by Debi Lucas

You’ve taken the ACT® test, but now you’re anxious to find out how you did. Once your score report arrives, it’s important to understand the numbers used to evaluate your performance.

Your official ACT score report shows how you performed on each component of the test. You will see your overall score, in addition to how you compare to other students who took the test.

In this blog, we’ll explain the different numbers found on your score report and how to create a study plan to address the areas you can improve.

Please note: This blog includes a mockup of what your student score report may look like. KD College Prep is not associated with or approved by ACT, Inc.

When will I receive my ACT test scores?

Your official ACT score report will be available through your student web account about 2-3 weeks after the test date. View ACT score release dates.

If you wrote the essay on the test day, that score is usually available about two weeks after the multiple-choice score is posted.

Understanding Your ACT Score Report

understanding act score report

Types of Scores

You’ll receive a score of 1 to 36 on each of 4 sections: English, Math, Reading, and Science.

Your composite score is the average of these 4 section scores. It is found in the dark blue box at the top of the report.

Your STEM (Science, Technology, Engineering, Math) score is a representation of your Math and Science section scores.

Your ELA (English, Language Arts) score is a representation of your English, Reading and Writing section scores.

In the score chart, your section scores are listed at the top of each column. Although some colleges focus primarily on the composite score, some colleges or majors will pay special attention to individual section scores.

Below each section score is a horizontal line with shading above and below it. The shading represents your score range. That means you could have reasonably scored anywhere within this range on that section.

Detailed Results

This portion of your report is likely the most important if you’re trying to identify areas where you can improve.

Chances are that you didn’t get a perfect score on your ACT test. But don’t worry! There are ways to identify key areas for improvement.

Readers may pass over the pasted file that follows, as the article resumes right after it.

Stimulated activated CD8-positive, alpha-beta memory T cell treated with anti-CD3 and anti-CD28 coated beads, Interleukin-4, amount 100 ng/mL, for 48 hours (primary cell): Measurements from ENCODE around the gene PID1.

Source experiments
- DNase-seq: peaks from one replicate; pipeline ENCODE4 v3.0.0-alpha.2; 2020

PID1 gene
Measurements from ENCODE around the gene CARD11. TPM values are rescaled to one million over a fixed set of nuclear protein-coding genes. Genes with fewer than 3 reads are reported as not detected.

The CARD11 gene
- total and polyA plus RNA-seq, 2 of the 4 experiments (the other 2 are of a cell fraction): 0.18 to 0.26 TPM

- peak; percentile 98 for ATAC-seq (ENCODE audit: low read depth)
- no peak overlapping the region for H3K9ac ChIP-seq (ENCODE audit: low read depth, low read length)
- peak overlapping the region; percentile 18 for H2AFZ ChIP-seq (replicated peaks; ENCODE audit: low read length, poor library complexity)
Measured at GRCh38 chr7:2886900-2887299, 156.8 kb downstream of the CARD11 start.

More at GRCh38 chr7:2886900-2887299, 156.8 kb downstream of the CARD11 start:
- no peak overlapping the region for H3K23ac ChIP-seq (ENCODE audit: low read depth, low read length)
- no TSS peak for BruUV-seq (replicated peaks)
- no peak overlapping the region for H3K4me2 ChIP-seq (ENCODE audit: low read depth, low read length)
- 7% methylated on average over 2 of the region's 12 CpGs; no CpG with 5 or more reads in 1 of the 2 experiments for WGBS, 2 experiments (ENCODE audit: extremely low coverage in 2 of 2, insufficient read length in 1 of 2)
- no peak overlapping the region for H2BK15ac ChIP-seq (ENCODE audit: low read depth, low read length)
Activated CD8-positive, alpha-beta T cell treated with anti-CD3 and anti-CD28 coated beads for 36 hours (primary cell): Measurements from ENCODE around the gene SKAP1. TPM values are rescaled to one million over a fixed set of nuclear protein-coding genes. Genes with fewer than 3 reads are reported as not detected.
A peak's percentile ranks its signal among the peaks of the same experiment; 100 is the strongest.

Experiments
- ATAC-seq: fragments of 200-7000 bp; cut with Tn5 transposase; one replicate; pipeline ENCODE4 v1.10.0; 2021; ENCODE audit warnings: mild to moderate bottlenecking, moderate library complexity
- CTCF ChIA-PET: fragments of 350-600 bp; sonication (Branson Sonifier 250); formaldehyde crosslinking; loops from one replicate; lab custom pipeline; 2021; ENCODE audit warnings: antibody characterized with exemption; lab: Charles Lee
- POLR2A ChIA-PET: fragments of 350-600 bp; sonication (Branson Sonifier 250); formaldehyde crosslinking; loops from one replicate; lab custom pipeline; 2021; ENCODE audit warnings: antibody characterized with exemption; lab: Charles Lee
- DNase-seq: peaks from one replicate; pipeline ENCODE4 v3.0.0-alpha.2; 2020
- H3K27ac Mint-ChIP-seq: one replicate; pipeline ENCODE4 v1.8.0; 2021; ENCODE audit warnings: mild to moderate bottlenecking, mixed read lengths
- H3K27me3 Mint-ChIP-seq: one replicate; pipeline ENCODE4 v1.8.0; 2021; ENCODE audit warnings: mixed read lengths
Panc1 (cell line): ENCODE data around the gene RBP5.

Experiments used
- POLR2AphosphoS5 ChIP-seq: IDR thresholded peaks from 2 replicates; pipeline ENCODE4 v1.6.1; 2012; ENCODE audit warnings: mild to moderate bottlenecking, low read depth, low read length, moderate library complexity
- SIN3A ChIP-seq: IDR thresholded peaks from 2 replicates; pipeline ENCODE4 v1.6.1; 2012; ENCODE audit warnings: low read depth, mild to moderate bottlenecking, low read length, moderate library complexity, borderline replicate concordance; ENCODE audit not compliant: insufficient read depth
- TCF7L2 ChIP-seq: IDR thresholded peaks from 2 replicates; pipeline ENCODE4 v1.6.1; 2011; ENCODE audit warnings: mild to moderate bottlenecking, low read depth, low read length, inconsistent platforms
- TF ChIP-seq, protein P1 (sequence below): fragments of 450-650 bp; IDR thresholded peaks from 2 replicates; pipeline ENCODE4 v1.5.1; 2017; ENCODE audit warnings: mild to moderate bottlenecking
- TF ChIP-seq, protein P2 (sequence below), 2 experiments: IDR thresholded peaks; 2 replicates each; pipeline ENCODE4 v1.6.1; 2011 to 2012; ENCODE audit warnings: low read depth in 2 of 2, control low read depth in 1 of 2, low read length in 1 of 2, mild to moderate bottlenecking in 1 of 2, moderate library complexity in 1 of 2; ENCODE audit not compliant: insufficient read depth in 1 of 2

You can pay extra for the Question and Answer Service to find out exactly which problems you got wrong, but the Detailed Results part of the score report is the next best thing.

While it doesn’t go into the specifics of which questions you missed, it does tell you the areas in which you performed the best and the worst within each of the sections.

For instance, you can find out if you missed more questions in the Algebra or Geometry portions of the Math section. This gives you a clear indication of what areas you should study in order to improve your Math score the next time around.


The rankings section shows how you compare to other people who took the test on a national and state level. Here, the test is broken down by each section of the ACT test.

For example: if your state ranking is in the 99th percentile, this means that you performed within the top 1% of all students in your state who took the ACT test.

Readiness Benchmark

The Readiness Benchmark is the purple line found in the score range box and alongside your percentages in the Detailed Results section. This benchmark is the score you need to be above to demonstrate to colleges that you will be able to handle a college course in that subject.

There is no benchmark for writing.

Next Steps

Did you get a “good” score?

Now that you have your score, you’re wondering if it’s the score you need.

What is considered a “good” score is relative to your college choices. See ACT test score averages for Ivy League and Texas Colleges for more in-depth information.

How do I improve my ACT test score?

If you’ve received your score report and it’s not what you were hoping for, try these 5 Ways to Improve Your ACT Test Score or enroll in a test prep program near you.

How do I send my score report to the colleges I’m applying to?

You’ve reached your target score? Great! Now it’s time to send the score report to the colleges on your list.

ACT, Inc. will send your scores to any colleges you requested when you registered for the test. You can send up to 4 score reports at no cost this way.

To send your scores to a college after you’ve taken the test, follow these steps:

  1. Log in to your ACT web account and select the link “Send Your Scores”.
  2. Choose the test date you want to send, then on the next screen choose “Continue with Score Report Request.”
  3. Fill in the relevant fields for colleges or other institutions. You may select up to 8 schools on one order, but you have to pay the fee ($13) for each school.
  4. After you’ve chosen schools, select “Continue”.
  5. On the next screen you must enter your credit card information. Your request will be processed in about a week and sent to most colleges electronically.

Please note: Score reports requested simultaneously for different colleges may be received by the colleges at different times. Each college receives score reports according to the schedule it selects.

For example, a college may choose to receive scores every Monday, so no matter when you made the request the college will get the scores on the first Monday after your request was processed.

Therefore, you’ll need to allow some extra time between when you request a score report and your application deadline.

Need help improving your ACT test score?

We offer test prep programs to help you reach your target ACT score. Contact a campus near you to get started.

Debi Lucas is a senior campus director at our Plano campus.